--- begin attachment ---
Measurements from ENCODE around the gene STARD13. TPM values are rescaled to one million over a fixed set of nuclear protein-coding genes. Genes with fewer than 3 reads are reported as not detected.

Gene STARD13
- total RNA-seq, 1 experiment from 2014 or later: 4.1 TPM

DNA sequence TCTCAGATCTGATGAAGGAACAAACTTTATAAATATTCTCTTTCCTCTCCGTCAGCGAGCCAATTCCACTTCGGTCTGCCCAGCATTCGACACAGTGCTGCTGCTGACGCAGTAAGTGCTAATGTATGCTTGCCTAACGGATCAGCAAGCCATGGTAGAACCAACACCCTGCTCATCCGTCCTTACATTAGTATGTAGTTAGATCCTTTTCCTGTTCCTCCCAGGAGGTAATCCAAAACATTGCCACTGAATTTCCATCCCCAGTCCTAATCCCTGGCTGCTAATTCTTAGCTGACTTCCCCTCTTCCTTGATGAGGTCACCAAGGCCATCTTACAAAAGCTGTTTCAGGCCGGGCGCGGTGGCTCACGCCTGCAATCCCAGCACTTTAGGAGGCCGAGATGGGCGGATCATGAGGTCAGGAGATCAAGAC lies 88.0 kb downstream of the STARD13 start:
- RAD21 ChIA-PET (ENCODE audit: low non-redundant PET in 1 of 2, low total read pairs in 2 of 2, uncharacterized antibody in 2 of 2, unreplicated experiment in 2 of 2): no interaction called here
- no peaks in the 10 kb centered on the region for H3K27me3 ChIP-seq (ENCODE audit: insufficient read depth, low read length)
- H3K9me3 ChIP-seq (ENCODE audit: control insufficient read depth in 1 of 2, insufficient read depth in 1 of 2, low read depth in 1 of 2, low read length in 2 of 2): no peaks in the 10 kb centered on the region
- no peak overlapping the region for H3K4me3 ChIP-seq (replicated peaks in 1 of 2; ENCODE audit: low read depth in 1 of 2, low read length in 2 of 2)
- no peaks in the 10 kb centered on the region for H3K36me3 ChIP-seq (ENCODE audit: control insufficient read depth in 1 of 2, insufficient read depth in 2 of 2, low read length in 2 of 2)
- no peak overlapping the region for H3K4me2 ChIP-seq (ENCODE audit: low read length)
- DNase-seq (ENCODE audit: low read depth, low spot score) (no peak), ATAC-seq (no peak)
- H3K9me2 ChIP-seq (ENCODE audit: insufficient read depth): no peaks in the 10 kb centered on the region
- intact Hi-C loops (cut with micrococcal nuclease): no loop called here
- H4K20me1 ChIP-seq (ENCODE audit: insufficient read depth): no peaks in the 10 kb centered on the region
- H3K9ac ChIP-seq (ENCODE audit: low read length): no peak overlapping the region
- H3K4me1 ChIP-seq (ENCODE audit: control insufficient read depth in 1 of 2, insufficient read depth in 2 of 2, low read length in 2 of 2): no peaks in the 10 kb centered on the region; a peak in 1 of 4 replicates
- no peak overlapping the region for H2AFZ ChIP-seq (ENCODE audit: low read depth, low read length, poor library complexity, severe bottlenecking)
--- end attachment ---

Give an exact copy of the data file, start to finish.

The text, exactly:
Measurements from ENCODE around the gene STARD13. TPM values are rescaled to one million over a fixed set of nuclear protein-coding genes. Genes with fewer than 3 reads are reported as not detected.

Gene STARD13
- total RNA-seq, 1 experiment from 2014 or later: 4.1 TPM

DNA sequence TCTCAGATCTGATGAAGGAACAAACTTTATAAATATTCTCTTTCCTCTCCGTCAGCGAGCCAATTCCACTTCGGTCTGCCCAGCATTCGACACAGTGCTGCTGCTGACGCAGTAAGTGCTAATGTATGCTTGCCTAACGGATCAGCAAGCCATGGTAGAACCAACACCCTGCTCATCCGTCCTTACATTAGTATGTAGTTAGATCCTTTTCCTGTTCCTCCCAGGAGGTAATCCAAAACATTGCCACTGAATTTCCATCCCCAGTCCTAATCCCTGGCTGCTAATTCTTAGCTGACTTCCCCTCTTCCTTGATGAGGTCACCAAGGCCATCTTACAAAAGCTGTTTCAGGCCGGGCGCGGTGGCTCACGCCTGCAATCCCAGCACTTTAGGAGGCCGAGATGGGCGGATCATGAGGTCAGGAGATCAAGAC lies 88.0 kb downstream of the STARD13 start:
- RAD21 ChIA-PET (ENCODE audit: low non-redundant PET in 1 of 2, low total read pairs in 2 of 2, uncharacterized antibody in 2 of 2, unreplicated experiment in 2 of 2): no interaction called here
- no peaks in the 10 kb centered on the region for H3K27me3 ChIP-seq (ENCODE audit: insufficient read depth, low read length)
- H3K9me3 ChIP-seq (ENCODE audit: control insufficient read depth in 1 of 2, insufficient read depth in 1 of 2, low read depth in 1 of 2, low read length in 2 of 2): no peaks in the 10 kb centered on the region
- no peak overlapping the region for H3K4me3 ChIP-seq (replicated peaks in 1 of 2; ENCODE audit: low read depth in 1 of 2, low read length in 2 of 2)
- no peaks in the 10 kb centered on the region for H3K36me3 ChIP-seq (ENCODE audit: control insufficient read depth in 1 of 2, insufficient read depth in 2 of 2, low read length in 2 of 2)
- no peak overlapping the region for H3K4me2 ChIP-seq (ENCODE audit: low read length)
- DNase-seq (ENCODE audit: low read depth, low spot score) (no peak), ATAC-seq (no peak)
- H3K9me2 ChIP-seq (ENCODE audit: insufficient read depth): no peaks in the 10 kb centered on the region
- intact Hi-C loops (cut with micrococcal nuclease): no loop called here
- H4K20me1 ChIP-seq (ENCODE audit: insufficient read depth): no peaks in the 10 kb centered on the region
- H3K9ac ChIP-seq (ENCODE audit: low read length): no peak overlapping the region
- H3K4me1 ChIP-seq (ENCODE audit: control insufficient read depth in 1 of 2, insufficient read depth in 2 of 2, low read length in 2 of 2): no peaks in the 10 kb centered on the region; a peak in 1 of 4 replicates
- no peak overlapping the region for H2AFZ ChIP-seq (ENCODE audit: low read depth, low read length, poor library complexity, severe bottlenecking)